Tire wear microrubber particles (TWMP) are a major source of environmental contamination. Degradation of TWMP is slow and leachates contain toxic constituents including heavy metals, polycyclic aromatic hydrocarbons (PAHs) and organic additives. Few studies have addressed methods to mitigate the potential ecotoxicity of TWMP leachates. This study investigated the effects of UV-C (254 nm) and combined UV-C and vacuum UV (185 nm) treatment (VUV-UV-C) of TWMP leachates on degradation and ecotoxicity. VUV-UV-C treatment mitigated dissolved zinc and degraded the TWMP constituents fluoranthene, pyrene and benzo(a)pyrene by up to 90%, and the additives benzothiazole and phthalates by up to 70%. The potential ecotoxicity and genotoxicity of TWMP constituents were examined before and after UV treatment in bioassays with Escherichia coli, the luminescent bacterium Aliivibrio fischeri, the microalga Raphidocelis subcapitata and the crustacean Daphia magna. VUV-UV-C treatment decreased the potential ecotoxicity up to five-fold as indicated by changes in median effective concentrations (EC50). This was likely due to the formation of less toxic and less bioavailable transformation products. The VUV-UV-C treatment did not require the addition of oxidants or catalysts, and the study indicated a potential of VUV-UV-C as an advanced oxidation process to mitigate toxic compounds in TWMP leachates from urban or industrial sources.

  • Leachates from tire wear microrubber particles (TWMP) exhibited a substantial potential for ecotoxicity.

  • VUV-UVC treatment removed toxic compounds from TWMP leachates.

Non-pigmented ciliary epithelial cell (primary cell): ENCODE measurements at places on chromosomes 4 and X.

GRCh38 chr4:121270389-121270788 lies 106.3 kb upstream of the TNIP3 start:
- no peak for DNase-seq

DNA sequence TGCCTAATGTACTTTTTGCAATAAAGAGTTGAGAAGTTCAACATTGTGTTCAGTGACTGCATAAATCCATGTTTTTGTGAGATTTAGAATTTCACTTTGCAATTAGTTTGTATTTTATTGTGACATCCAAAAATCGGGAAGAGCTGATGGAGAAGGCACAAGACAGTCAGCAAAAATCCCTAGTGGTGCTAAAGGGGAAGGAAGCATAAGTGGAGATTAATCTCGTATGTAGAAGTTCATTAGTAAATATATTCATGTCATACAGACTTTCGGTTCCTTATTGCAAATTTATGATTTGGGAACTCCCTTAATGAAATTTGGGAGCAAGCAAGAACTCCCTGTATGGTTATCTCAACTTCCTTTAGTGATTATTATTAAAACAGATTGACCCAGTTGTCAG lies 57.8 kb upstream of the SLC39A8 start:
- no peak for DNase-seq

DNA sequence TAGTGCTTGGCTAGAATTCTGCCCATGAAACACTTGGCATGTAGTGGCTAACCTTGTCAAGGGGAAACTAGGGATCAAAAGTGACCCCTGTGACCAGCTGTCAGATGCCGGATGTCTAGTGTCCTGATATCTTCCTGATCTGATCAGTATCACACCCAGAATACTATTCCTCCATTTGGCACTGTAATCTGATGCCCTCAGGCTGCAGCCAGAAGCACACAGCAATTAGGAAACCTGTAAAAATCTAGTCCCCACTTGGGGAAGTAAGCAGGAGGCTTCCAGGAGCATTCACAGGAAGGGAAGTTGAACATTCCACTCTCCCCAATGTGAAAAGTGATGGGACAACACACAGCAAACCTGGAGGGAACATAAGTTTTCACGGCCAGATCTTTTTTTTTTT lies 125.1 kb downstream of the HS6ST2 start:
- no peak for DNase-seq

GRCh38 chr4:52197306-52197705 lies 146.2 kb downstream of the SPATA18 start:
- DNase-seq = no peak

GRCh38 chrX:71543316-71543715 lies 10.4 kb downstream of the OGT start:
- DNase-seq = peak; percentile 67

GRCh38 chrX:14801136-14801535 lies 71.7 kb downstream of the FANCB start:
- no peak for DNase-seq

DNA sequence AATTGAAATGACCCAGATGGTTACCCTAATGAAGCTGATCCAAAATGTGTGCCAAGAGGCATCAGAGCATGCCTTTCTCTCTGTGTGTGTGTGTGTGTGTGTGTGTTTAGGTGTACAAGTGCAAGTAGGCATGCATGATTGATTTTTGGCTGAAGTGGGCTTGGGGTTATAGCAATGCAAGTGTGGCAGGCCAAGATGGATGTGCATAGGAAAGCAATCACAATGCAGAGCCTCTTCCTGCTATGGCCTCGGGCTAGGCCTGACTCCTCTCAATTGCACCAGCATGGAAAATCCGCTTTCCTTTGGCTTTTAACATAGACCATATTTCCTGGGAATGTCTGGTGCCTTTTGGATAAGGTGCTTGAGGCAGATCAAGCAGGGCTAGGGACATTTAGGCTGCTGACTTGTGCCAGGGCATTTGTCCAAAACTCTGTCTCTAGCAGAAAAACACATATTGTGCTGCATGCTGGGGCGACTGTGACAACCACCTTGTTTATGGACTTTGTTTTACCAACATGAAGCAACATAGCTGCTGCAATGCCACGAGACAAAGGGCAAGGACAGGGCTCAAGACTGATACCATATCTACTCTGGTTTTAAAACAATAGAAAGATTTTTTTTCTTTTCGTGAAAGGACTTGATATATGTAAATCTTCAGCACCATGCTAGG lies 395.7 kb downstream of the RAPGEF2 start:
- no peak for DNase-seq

• In vivo bioassays showed significantly lower ecotoxicity in VUV-UVC-treated leachates.

  • VUV-UVC is an effective advanced oxidation technology that does not require the addition of catalysts or oxidant precursors.

The largest fraction of microplastic pollution in many countries originates from car tire abrasion resulting in tire wear microrubber particles (TWMP) (Boucher & Friot 2017; Kole et al. 2017). TWMP are released due to the heat created while driving and the shear forces between the road and the tire. The shear forces result in relatively large particles, while the heat generated on the tire's surface releases smaller particles (Kole et al. 2017). TWMP vary in size from less than 2 μm to coarse particles of 500–1,000 μm with average sizes often dominated by smaller particles of less than 100 μm (Grigoratos & Martini 2014; Wagner et al. 2018; Gieré & Dietze 2023). The specific TWMP size depends on factors, such as driving speed, driving style, vehicle characteristics, meteorological parameters, tire composition and age and road surface characteristics (Grigoratos & Martini 2014; Kole et al. 2017). About 1.3 million tonnes of tire wear are released into the environment each year in Europe (Wagner et al. 2018).

Aquatic ecosystems are one of the primary sinks for TWMP and about half of the total microplastic pollution in many aquatic ecosystems stems from tire erosion (Boucher & Friot 2017; Baensch-Baltruschat et al. 2020). This large contribution from TWMP to environmental microplastic pollution is not expected to decrease in the near future (Sommer et al. 2018). In addition, vehicle tires that are no longer suited for use (end-of-life tires) are occasionally collected and reused to serve different purposes. Such recycled products can also represent significant sources of TWMP pollution. Unfortunately, tire rubber contains a range of potentially toxic substances that can leach into the environment and contaminate soils and surface waters even though the rubber particles themselves are trapped or otherwise immobilized (Wik et al. 2009; Wagner et al. 2018; Baensch-Baltruschat et al. 2020; Capulupo et al. 2020; Halle et al. 2020; Lu et al. 2021; Gieré & Dietze 2023). TWMP toxicants include metals, such as zinc, copper, aluminum, lead, polycyclic aromatic hydrocarbons (PAHs) and additives, such as phthalates, benzothiazoles (BTZ) and N-(1,3-dimethylbutyl)-N'-phenyl-p-phenylenediamine (6PPD) (Wagner et al. 2018; Gieré & Dietze 2023). It has therefore been suggested that of all possible environmental plastic contaminations, leachates from car tire rubber likely have the greatest toxicological effect on aquatic organisms (Capolupo et al. 2020).